I’m sure it comes from a lifetime of being told I have nothing to complain about — and, if I did have something to complain about, no one wants to hear about it. I have been taught that my needs and complaints are subordinate to the needs and complaints of others.

      So, the idea of giving myself permission to complain and to express pain — and the idea of asking someone else to take the time to read/hear it — is far-fetched to me. I struggle with that concept everytime I write in my journal.

      However, I know that, for my healing journey, I need other people to hear me and to value/validate my voice and my experience. It is a key component in removing myself from the overwhelming oppression created by the shame and forced silence.

      In order to heal, I have to tell my story to an audience who will really hear me.

      I’m guessing that you feel you have the right to put your experiences and feelings into language — to give them attention and put energy towards them. I don’t [yet] feel I have that right.

      I’m guessing that you feel that you have the right to share what you have written, should you choose to. I don’t [yet] feel I have that right.

      I’m guessing that you believe you will be heard and your words validated if you chose to share. I don’t [yet] believe that would happen for me.

      And all of that stands in the way of my healing.

      I think that is the big difference in our healing processes.

      Thank for bringing this up!

      – Marie

  3. Hi Marie,

    I’m not sure that I do feel that I have the right to be heard.

    I think you are right that it is a big difference. For me knowing that others would read it would get in the way of me getting in touch with the experience.

    I do understand the need to be heard. And I do understand the need for it – especially for those whose needs were ignored and trivialised. I’ts just that writing a journal to be shared would be the way that would work for me.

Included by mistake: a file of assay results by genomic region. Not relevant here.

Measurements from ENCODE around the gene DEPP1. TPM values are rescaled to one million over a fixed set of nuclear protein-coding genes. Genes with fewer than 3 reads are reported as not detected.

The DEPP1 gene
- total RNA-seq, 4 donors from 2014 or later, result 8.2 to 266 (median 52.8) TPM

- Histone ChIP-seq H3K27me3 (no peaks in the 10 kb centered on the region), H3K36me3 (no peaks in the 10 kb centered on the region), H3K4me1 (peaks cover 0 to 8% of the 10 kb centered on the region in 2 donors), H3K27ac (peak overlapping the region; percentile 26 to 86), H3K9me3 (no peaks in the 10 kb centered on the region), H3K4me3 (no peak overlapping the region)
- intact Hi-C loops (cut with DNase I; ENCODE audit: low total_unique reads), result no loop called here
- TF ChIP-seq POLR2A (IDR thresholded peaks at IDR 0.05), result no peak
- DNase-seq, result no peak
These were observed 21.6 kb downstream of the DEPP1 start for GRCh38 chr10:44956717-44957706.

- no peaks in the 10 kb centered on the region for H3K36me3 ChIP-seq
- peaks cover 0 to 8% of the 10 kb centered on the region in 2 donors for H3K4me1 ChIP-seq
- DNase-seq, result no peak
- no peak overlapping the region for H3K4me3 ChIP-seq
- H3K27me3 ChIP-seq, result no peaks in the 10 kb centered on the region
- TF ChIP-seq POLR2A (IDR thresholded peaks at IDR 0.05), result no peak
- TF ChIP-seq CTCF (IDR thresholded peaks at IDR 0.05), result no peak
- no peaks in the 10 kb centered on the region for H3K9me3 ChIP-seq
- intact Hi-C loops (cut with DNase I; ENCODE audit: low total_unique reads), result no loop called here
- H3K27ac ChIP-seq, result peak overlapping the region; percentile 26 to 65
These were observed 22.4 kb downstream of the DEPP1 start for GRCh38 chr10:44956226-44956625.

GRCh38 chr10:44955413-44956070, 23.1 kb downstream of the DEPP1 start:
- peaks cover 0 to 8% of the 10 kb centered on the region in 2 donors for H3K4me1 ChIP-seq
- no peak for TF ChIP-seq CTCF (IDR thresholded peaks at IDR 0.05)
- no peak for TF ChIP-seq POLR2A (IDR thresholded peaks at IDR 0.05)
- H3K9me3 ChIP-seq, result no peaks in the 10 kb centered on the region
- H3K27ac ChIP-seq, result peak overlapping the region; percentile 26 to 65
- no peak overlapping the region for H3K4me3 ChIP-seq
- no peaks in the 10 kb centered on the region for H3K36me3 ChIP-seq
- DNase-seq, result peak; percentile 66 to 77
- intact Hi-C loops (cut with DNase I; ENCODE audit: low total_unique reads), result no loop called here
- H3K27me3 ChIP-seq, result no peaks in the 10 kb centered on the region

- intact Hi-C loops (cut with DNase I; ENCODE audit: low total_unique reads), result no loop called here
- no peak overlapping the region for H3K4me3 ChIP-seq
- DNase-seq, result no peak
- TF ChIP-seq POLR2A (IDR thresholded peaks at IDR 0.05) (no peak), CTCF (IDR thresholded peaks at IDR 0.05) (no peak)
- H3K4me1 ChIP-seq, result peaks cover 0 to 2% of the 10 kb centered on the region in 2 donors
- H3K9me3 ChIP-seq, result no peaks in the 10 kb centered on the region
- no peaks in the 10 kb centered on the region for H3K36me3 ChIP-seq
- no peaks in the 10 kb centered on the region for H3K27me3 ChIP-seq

• Ah! I’m surprised that you are not sure that you feel you have the right to be heard . . . that is interesting!

      It is good that you know yourself well enough to know what does and doesn’t work for you. If I understand you correctly, you would need a “very private” journal and a “to be shared” journal . . that would be cool!

      Thanks for the additional thoughts . . .

      – Marie

  4. Yes, I think I’d need two journals.

  5. When I write it is in a very illusive way. I can’t seem to write about what actually happened. And I’ve only shared a few of the things that I have written wth my T. I guess I spend a lot of energy making it not real.

    But I do find that writing really helps me to hear myself and maybe even begin to accept myself.

    • Hi, lostinamaze –

      You know what . . . it isn’t surprising that you tend to avoid full disclosure in your writing . . . after all, isn’t that how we have managed the memories? I mean, we forget details and feelings and context and just remember a dislike for a place or a smell or a touch . . . our memories have been elusive . . why would your writing be any different?

      I’m glad you are finding that writing is helping you hear yourself and begin to accept yourself . . . thanks for sharing!

      – Marie